The Story Geeks blogger Anthony Holdier responds with an additional perspective to the same topic discussed in this week’s podcast – who’s the best live-action Batman. Want to share your own take? Join the conversation in The Story Geeks Facebook group!
We’re singin’ a one-note song on the Story Geeks blog this week: you’re about to hear three more reasons why the Batfleck is the Bestfleck.
(Initially, I thought about trying to make up three reasons to defend George Clooney’s take…but even my ability for snark and sarcasm fizzled out at that idea.)
And, like others have said, I’m fully on board with two caveats: 1) the best Batman series is Nolan’s trilogy (for reasons that we’ve all covered), and 2) the truly best Batman is Kevin Conroy (or, possibly, Tim Daly’s Superman pretending to be Conroy’s Batman in that one episode where Supes teams up with Robin, but that’s a deep cut for a joke that probably only four readers will appreciate).
Anyway, here’s my defense of Ben Affleck as the best LIVE-ACTION Batman:
1. He sells both sides of the character.
We can have a similar conversation about Spider-Man (and, at some point, we probably will!) and I’ll say the same thing: the best actor in the spandex is different than the best actor out of the spandex is different than the best actor in both. With Spidey, it’s Garfield-Maguire-Holland; with Batman, it’s Keaton-Bale-Affleck.
And that’s not just some loose “process of elimination” kind of reasoning here – ruling out Keaton on account of his un-Wayne-like facial expressions or Bale thanks to that voice – Affleck genuinely sells both the affable playboy (who is equal parts suave and coy) and the grizzled vigilante (who takes care of business knocking heads). I could get pretentious here and wax eloquently about his capacity to infuse the character with a rich palette of moral pathos, both in moments of levity and weight…or I could just say he knocked it out the park – I completely bought both sides of his portrayal, whether he was wearing the mask or not.
2. He’s the only one to really treat Bruce like the mask.
This follows from my last point; in recent years, many Batman writers have played with the idea (and, yes, Christopher Nolan wove the concept deep into the fabric of his trilogy) that the Batman side of the persona is the ‘primary’ perspective, leaving ‘Bruce Wayne’ as the ‘mask’ he wears sometimes during the day. Despite how much the Bale adaptation tried to adapt this concept to the screen, it was almost too heavy-handed in its forcefulness; much like Bale’s Bat-voice, it just came off as campy (and not in the lovable-Adam-West sense of the term).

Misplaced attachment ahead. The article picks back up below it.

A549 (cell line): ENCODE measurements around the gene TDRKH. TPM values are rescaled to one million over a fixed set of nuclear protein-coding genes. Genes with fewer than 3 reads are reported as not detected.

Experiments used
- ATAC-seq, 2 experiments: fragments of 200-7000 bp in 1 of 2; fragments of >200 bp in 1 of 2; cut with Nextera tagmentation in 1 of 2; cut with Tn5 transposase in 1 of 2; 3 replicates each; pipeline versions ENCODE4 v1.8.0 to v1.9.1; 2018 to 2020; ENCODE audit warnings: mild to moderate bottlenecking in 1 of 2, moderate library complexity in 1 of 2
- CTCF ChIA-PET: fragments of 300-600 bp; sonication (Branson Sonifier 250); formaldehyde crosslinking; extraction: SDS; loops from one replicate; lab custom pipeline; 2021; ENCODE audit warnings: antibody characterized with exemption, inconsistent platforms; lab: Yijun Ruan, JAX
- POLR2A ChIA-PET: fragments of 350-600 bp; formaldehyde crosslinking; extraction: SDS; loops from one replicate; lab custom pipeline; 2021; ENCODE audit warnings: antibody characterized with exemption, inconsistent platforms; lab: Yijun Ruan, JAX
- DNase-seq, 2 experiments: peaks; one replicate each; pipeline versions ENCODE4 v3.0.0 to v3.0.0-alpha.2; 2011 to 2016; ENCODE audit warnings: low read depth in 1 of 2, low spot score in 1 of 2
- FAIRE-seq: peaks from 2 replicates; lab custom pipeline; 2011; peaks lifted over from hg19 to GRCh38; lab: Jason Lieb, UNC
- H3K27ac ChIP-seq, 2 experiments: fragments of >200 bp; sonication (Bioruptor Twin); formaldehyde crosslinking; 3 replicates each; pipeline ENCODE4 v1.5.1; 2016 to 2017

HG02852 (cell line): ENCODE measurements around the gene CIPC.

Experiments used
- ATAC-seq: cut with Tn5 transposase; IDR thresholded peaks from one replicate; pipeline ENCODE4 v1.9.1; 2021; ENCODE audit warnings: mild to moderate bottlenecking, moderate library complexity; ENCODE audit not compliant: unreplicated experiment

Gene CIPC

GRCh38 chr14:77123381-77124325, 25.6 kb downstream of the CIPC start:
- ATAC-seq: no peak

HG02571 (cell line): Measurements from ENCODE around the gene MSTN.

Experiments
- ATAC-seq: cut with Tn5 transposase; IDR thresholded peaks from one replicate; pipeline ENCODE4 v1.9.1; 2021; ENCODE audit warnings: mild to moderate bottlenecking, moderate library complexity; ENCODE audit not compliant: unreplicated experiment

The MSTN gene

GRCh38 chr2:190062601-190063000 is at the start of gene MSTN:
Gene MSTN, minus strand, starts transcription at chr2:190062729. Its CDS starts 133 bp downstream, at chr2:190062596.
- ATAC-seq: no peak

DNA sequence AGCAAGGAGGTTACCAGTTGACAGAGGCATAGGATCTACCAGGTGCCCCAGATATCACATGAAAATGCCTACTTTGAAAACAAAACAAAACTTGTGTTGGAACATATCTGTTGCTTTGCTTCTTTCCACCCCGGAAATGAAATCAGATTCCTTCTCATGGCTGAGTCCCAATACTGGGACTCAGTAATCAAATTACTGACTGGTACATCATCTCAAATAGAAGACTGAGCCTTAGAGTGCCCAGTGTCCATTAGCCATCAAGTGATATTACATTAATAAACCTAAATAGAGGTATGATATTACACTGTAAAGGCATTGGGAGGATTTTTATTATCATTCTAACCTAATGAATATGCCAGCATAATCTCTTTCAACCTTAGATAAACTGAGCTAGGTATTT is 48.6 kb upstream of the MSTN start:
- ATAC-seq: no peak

I could buy Bale’s smarmy rich-boy routine – if it weren’t offset by the wildly different character he becomes while wearing the mask. By contrast, Affleck’s Batman genuinely seems both more comfortable in the Kevlar suit while remaining sanguine in a tuxedo; maybe Bale’s still hovering in the shadow of Patrick Bateman for me, but his version of Bruce Wayne was almost too powerful to be real. Instead, watching Affleck’s Wayne meeting Clark at the party (provided we ignore Eisenluthor) felt like watching the calculating Batman play-acting his role with talent. He was personable, but still calculating.
I have to admit – I was surprised, too, to see how well Affleck pulled off the character (and on his own merits – not just via features of the script, set, or cast). I was skeptical when he first got the role, but I’m happy to now admit that I was completely wrong.
3. He has the single best Batman fight scene in any movie, period.
Obviously, I’m talking about his rescue of Martha Kent in BvS. Does this really need explanation?
There are many Batman actors, with many different strengths; Kevin Conroy’s still the best, but I’m lamenting the early loss of the Batfleck.